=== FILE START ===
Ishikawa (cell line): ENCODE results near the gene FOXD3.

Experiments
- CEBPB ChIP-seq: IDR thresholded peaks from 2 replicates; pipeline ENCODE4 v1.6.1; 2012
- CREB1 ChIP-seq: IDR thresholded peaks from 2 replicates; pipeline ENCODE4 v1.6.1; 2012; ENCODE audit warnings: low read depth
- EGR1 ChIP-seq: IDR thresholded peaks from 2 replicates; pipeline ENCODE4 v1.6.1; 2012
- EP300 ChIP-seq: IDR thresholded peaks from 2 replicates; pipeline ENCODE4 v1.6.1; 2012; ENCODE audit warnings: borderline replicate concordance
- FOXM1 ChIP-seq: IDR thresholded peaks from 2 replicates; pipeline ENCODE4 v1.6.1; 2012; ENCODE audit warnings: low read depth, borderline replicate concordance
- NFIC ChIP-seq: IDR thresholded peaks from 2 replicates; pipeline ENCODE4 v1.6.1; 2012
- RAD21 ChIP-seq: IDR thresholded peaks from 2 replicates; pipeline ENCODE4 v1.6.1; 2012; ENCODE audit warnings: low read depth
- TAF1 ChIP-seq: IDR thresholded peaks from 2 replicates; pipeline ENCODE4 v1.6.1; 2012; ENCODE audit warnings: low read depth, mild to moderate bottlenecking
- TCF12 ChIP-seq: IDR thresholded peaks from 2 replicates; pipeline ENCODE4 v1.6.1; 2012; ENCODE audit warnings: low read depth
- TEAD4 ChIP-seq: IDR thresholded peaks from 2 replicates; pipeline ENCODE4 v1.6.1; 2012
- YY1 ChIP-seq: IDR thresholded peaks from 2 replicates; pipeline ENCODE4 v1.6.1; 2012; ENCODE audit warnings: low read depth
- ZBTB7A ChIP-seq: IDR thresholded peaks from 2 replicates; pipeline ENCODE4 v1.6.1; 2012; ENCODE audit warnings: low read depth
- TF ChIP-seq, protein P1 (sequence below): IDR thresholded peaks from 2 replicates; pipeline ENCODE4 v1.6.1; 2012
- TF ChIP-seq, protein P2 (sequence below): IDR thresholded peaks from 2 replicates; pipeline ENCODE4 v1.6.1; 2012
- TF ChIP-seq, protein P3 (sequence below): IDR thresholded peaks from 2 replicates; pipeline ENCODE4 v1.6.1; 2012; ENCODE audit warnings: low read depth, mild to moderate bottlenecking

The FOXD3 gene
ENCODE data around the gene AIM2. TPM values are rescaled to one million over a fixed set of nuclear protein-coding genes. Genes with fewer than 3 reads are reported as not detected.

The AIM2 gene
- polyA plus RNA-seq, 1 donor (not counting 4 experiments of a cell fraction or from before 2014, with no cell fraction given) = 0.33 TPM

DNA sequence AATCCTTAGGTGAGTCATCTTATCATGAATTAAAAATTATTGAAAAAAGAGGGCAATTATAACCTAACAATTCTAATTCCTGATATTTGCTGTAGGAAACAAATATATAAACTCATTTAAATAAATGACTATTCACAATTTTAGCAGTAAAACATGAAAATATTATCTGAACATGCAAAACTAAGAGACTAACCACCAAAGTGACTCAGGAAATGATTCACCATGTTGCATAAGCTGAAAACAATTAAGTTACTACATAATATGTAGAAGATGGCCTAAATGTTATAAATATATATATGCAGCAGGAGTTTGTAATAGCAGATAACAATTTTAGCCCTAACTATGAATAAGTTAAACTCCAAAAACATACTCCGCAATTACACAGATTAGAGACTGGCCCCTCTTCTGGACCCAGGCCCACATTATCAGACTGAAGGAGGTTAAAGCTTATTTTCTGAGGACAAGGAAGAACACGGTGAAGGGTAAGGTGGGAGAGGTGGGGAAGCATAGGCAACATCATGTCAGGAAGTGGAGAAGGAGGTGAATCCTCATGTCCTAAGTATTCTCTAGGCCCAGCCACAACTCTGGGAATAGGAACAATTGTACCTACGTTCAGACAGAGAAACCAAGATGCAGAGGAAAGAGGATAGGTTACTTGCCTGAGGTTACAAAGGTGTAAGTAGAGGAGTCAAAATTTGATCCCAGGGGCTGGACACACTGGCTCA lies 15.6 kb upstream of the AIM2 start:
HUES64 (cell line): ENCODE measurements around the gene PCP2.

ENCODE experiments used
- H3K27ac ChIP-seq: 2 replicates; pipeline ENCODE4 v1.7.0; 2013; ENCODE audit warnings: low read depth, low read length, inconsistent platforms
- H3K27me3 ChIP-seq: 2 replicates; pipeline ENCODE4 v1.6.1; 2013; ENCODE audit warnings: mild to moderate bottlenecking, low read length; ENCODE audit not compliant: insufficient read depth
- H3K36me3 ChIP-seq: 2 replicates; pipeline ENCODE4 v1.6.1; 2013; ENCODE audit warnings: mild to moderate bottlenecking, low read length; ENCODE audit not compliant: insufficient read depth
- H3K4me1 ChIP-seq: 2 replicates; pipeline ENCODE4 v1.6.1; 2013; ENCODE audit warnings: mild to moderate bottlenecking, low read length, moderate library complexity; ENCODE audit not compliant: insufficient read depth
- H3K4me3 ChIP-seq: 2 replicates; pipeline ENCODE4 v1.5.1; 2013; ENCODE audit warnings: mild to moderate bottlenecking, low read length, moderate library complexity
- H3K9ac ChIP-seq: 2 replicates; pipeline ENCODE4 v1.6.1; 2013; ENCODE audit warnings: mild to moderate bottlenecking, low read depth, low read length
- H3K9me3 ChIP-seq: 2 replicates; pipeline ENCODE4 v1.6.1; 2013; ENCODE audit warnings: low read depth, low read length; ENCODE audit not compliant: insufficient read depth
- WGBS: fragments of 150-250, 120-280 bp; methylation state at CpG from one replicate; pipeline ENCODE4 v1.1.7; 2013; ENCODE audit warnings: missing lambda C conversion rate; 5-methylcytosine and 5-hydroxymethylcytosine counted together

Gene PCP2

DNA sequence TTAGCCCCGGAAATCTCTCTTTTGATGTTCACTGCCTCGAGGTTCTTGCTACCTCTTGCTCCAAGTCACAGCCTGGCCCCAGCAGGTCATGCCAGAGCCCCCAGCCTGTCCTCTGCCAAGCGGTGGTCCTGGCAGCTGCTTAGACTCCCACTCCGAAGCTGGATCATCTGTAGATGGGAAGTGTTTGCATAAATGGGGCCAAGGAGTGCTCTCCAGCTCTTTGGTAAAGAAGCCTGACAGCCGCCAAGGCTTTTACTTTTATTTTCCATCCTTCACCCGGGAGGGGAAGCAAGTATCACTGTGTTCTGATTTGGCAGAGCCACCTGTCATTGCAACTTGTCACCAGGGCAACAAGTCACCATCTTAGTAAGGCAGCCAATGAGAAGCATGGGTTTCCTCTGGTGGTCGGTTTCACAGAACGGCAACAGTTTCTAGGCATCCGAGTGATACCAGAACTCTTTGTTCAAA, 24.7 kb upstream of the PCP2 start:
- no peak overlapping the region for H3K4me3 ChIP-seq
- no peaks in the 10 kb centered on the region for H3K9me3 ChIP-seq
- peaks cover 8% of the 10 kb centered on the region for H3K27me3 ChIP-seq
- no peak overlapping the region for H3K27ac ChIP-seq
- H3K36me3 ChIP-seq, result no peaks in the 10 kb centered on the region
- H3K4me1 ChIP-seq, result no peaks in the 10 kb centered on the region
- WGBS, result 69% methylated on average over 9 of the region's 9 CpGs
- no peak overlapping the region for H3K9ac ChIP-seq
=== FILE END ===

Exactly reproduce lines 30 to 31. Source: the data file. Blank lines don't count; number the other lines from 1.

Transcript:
- H3K9ac ChIP-seq: 2 replicates; pipeline ENCODE4 v1.6.1; 2013; ENCODE audit warnings: mild to moderate bottlenecking, low read depth, low read length
- H3K9me3 ChIP-seq: 2 replicates; pipeline ENCODE4 v1.6.1; 2013; ENCODE audit warnings: low read depth, low read length; ENCODE audit not compliant: insufficient read depth